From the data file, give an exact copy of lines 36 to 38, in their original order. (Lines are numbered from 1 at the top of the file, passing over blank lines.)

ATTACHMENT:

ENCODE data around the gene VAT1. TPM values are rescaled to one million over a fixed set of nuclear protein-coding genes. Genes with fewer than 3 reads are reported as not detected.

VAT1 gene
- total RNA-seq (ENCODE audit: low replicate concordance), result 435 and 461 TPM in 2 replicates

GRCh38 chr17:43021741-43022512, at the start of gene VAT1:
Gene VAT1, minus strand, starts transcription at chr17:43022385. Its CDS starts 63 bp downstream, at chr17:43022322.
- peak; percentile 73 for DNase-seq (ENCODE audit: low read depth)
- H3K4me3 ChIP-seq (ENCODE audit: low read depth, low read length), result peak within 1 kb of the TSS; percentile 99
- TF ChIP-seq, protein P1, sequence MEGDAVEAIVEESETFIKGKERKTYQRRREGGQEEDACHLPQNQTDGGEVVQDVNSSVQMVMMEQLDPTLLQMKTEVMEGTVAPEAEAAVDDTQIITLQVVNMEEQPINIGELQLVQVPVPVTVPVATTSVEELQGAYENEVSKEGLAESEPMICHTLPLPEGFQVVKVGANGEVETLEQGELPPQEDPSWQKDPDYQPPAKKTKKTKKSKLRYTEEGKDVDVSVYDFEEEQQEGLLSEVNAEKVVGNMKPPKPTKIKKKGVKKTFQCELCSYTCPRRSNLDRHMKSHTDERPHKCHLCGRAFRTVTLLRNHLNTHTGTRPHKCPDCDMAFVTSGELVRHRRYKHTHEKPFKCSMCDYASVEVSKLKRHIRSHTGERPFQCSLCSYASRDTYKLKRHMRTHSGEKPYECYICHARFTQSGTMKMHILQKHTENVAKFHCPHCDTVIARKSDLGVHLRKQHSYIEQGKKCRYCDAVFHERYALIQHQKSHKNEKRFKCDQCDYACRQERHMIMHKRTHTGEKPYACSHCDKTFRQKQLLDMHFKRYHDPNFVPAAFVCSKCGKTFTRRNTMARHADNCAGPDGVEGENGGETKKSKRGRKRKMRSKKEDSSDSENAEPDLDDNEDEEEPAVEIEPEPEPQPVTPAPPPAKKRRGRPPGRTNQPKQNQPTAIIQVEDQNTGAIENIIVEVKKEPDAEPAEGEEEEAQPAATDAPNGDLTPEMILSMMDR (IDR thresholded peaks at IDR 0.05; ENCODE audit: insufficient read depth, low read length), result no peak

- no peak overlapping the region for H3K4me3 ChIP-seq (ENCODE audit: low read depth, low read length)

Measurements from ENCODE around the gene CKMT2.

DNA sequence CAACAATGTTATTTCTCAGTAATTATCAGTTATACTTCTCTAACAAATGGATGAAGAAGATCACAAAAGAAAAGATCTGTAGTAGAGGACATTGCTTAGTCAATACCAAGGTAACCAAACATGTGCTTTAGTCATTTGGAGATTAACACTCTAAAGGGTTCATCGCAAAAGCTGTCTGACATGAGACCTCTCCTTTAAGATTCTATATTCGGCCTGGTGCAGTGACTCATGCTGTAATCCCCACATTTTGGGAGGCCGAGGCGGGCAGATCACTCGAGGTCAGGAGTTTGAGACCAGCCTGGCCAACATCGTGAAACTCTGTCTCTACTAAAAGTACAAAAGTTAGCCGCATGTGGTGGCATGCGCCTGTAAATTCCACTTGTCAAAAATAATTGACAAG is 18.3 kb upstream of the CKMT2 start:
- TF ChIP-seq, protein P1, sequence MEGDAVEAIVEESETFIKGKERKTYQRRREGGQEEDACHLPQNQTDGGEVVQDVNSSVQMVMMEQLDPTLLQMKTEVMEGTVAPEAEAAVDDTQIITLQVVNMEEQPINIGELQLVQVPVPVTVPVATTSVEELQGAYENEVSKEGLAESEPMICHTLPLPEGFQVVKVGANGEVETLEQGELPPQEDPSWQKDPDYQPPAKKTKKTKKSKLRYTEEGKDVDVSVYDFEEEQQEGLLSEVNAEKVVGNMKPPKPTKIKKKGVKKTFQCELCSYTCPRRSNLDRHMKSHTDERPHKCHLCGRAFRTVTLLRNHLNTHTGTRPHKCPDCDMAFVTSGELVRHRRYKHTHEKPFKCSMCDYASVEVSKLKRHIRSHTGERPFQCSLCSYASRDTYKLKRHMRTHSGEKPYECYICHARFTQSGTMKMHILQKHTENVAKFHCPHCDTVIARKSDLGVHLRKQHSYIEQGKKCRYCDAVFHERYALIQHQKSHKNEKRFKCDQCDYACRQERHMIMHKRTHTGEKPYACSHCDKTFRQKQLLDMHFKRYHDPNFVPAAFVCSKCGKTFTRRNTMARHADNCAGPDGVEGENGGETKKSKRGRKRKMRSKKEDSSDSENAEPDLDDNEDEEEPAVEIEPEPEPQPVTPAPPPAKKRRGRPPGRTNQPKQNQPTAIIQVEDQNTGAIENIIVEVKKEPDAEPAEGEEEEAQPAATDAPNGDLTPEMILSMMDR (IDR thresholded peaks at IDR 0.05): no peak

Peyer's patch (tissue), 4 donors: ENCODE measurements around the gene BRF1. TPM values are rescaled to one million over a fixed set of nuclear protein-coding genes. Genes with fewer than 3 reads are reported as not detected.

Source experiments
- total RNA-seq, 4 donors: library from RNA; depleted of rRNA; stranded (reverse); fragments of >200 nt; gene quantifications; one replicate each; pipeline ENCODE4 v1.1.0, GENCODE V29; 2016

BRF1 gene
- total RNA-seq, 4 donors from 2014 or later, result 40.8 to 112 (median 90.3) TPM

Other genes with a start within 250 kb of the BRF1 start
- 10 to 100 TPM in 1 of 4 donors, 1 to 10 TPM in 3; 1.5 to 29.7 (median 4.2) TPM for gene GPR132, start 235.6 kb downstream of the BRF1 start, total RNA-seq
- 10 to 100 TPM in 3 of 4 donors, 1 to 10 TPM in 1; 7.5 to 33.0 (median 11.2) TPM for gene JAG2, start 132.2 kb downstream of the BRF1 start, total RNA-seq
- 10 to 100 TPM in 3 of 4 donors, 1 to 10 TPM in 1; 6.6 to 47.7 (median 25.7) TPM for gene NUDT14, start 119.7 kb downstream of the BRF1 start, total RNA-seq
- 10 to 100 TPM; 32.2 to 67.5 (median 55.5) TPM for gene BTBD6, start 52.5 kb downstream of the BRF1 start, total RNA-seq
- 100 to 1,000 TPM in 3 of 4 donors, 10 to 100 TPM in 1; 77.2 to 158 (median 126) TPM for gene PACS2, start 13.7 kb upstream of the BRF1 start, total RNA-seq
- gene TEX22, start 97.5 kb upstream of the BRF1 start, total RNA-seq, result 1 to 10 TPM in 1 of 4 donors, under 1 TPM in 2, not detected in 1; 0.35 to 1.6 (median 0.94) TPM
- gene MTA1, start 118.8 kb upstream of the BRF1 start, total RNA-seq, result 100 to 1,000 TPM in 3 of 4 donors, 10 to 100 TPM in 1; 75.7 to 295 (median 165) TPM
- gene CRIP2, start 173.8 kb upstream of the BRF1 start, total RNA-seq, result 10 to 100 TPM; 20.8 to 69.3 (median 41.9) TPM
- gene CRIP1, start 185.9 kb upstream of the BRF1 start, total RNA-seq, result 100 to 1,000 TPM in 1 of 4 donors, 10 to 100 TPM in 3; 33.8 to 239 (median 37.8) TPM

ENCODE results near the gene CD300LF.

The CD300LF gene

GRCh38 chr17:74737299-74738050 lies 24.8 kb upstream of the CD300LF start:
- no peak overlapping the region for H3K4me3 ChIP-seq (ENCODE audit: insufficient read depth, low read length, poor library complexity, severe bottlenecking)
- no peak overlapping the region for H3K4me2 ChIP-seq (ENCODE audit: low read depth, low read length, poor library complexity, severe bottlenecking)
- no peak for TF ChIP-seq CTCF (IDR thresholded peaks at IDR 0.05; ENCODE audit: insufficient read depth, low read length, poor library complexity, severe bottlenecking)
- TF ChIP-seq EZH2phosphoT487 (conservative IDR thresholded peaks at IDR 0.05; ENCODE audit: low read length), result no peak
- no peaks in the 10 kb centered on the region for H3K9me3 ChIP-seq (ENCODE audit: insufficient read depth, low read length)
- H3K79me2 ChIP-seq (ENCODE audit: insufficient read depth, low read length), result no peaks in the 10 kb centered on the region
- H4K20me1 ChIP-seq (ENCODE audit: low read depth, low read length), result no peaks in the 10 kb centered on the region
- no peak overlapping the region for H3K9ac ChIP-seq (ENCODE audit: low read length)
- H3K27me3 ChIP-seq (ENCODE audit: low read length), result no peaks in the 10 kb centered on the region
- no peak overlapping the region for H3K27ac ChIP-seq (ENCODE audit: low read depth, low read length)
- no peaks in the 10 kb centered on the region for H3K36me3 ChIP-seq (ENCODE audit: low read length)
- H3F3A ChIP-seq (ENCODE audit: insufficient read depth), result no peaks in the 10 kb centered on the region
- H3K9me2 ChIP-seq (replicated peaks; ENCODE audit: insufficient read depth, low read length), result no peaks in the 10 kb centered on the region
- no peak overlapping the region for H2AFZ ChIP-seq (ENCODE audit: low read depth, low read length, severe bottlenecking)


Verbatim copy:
- H3K79me2 ChIP-seq (ENCODE audit: insufficient read depth, low read length), result no peaks in the 10 kb centered on the region
- H4K20me1 ChIP-seq (ENCODE audit: low read depth, low read length), result no peaks in the 10 kb centered on the region
- no peak overlapping the region for H3K9ac ChIP-seq (ENCODE audit: low read length)